Moutinho is the underrated Wolf in the underrated pack

Will Ford

Joao Moutinho has made 58 appearances for club and country this season, more than any other player in the whole of Europe. He turns 34 in just over a month. In an underestimated team that have come so close to sneaking into the Champions League, he is the most understated among them.

Nuno Espirito Santo’s team is built in his image. And Moutinho – of all of them – is the closest to an on-pitch embodiment of the manager’s ethos and philosophy. He’s got the low heart rate, assuredness in possession and an unwavering belief in the game plan. Nuno directs from the sideline; Moutinho does it on the pitch.

It’s no surprise the midfielder has started all but three Premier League games – Nuno knows he can’t afford to leave him out. Other managers opt to reduce an older player’s game time, reticent to overplay them and risk burnout. But Nuno has cited Moutinho’s age as a plus in what has been an incredibly tightly packed season for Wolves.

“Joao is an important player because he has the experience to know at each moment what the game requires. He’s experienced, and he knows the importance of how to handle a very tight schedule of competition – what you have to do during that process. He’s a natural competitor. He loves the game, he loves to train, and he loves to compete.”

What Moutinho does on the pitch often can’t be measured in goal contributions, and Wolves’ opener was the perfect example. He didn’t score, and won’t claim the assist. But the assist for the assist was what made the goal.

You can take your pick for the onomatopoeic one-syllable synonym for a pass to describe Moutinho’s lofted ball into Matt Doherty in the Crystal Palace box: dink; jab; stab. There was a short backlift before he struck the ball and the quick withdrawal of his boot following the contact. It was an example of mastery of a very difficult skill.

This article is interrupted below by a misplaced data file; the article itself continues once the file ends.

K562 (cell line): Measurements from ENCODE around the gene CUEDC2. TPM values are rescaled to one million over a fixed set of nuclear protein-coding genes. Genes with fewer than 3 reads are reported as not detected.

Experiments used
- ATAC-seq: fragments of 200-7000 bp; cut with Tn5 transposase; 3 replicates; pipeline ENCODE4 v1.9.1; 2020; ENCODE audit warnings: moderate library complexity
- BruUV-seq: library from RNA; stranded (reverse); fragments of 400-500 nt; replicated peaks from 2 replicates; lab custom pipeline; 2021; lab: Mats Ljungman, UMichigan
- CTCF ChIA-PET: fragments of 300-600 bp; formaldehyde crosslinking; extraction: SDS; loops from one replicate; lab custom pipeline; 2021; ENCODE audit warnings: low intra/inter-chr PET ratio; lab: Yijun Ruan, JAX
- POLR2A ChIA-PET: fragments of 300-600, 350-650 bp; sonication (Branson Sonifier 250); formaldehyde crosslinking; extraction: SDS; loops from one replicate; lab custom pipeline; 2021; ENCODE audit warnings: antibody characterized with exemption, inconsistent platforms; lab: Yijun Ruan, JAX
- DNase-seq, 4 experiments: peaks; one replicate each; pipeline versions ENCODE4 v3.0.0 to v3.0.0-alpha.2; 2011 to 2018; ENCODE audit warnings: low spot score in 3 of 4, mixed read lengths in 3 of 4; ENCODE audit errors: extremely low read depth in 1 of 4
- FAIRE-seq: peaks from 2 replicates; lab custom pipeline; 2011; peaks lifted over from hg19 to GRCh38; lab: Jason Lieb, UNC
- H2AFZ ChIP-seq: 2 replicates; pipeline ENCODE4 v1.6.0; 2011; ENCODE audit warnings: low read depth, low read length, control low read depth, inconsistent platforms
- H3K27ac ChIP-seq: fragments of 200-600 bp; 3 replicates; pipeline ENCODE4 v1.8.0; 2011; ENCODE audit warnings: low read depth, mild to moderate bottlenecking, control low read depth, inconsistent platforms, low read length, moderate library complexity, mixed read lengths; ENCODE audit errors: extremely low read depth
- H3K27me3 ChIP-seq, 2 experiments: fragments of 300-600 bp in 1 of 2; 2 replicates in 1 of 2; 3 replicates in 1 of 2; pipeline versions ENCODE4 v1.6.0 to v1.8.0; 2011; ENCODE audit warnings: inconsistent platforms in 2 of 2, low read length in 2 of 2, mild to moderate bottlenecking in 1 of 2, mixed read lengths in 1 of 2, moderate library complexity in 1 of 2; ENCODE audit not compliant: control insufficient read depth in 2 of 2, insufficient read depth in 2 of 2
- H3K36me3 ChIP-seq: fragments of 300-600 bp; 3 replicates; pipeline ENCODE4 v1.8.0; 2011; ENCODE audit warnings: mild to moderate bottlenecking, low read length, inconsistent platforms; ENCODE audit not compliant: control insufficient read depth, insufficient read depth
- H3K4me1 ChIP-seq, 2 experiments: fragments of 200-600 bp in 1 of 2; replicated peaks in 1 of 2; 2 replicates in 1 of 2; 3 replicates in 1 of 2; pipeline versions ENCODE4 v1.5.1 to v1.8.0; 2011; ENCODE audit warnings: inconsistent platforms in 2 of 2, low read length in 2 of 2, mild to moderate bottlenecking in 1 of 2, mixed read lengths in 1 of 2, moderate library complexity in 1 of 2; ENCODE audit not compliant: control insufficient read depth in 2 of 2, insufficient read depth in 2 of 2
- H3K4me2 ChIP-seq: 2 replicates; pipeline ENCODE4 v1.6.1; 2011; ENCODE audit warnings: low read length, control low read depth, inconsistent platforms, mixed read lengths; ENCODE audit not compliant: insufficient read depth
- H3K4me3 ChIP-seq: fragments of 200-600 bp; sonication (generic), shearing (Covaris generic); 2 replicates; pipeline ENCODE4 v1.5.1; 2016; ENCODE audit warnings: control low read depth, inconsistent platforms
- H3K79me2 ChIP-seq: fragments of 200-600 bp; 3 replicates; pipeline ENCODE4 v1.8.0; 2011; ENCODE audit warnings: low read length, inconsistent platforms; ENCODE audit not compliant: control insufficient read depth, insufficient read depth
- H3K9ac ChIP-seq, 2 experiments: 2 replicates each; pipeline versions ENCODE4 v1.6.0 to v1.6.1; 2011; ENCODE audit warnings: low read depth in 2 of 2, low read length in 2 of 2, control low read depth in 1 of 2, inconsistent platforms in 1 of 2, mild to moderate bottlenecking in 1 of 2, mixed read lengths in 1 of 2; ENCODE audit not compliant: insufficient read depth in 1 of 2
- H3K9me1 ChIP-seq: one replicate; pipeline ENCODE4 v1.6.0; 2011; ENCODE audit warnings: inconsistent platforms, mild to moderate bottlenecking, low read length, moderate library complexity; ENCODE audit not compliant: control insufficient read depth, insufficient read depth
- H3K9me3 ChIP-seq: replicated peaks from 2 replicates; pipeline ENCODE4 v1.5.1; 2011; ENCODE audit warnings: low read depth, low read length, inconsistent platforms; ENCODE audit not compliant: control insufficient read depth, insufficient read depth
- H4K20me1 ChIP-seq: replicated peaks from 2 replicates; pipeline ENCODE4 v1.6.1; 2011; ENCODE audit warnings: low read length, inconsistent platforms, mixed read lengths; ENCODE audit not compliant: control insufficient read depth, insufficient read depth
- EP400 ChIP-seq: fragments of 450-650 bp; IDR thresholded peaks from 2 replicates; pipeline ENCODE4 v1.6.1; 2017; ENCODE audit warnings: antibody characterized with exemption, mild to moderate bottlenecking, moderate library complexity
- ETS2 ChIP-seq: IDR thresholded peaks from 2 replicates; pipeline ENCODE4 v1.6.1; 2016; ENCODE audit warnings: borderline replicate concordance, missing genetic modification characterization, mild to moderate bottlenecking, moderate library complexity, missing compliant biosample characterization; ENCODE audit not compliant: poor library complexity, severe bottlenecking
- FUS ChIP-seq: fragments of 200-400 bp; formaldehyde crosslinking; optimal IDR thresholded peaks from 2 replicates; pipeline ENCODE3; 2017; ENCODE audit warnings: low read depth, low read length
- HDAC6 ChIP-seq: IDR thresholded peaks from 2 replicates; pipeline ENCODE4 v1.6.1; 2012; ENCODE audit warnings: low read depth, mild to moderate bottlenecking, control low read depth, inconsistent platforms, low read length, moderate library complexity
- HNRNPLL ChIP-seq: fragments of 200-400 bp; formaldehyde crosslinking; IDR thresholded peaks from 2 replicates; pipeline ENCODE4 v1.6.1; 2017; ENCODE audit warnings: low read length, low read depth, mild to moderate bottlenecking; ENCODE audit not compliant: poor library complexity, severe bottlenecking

Doherty’s run into the box was typical, but brilliant, but his task to cross the ball to Daniel Podence to head in was made simple through the accuracy of Moutinho’s chip. It was really the only discernible piece of real quality in a very poor half of football at Molineux.

First-half sluggishness isn’t unusual for this Wolves side, but neither is an increase in tempo and monopoly of possession in the second. Moutinho and Ruben Neves completely controlled the game after half-time, and it quickly became apparent that Palace had no hope of getting back into it.

And when you have such expert supervision of a game in the centre of midfield, space will inevitably be created for the pace and trickery of Traore, Podence or whichever danger Nuno opts to select in the wide areas for Wolves.

It was Traore for the second goal. Full-back Tyrick Mitchell – making his first start for Palace – was beaten for strength and speed as Traore jinked inside him on the right. Comparisons with Aaron Wan-Bissaka look more to do with the timing of his emergence from the Palace academy and position rather than anything else. But while playing against Traore could have been Mitchell’s making, it won’t be his undoing. His time may yet come.

Once Traore had cut inside, his cross found its way to Jonny who turned expertly and fired into the corner. Wolves deserved it, they were worth at least a two-goal victory.

They have now eclipsed their points tally of last season, and could miss out on Champions League football by just one point. They are – and will continue to be – undervalued and dismissed, because that’s who they are, and Moutinho is the most underrated of the lot.


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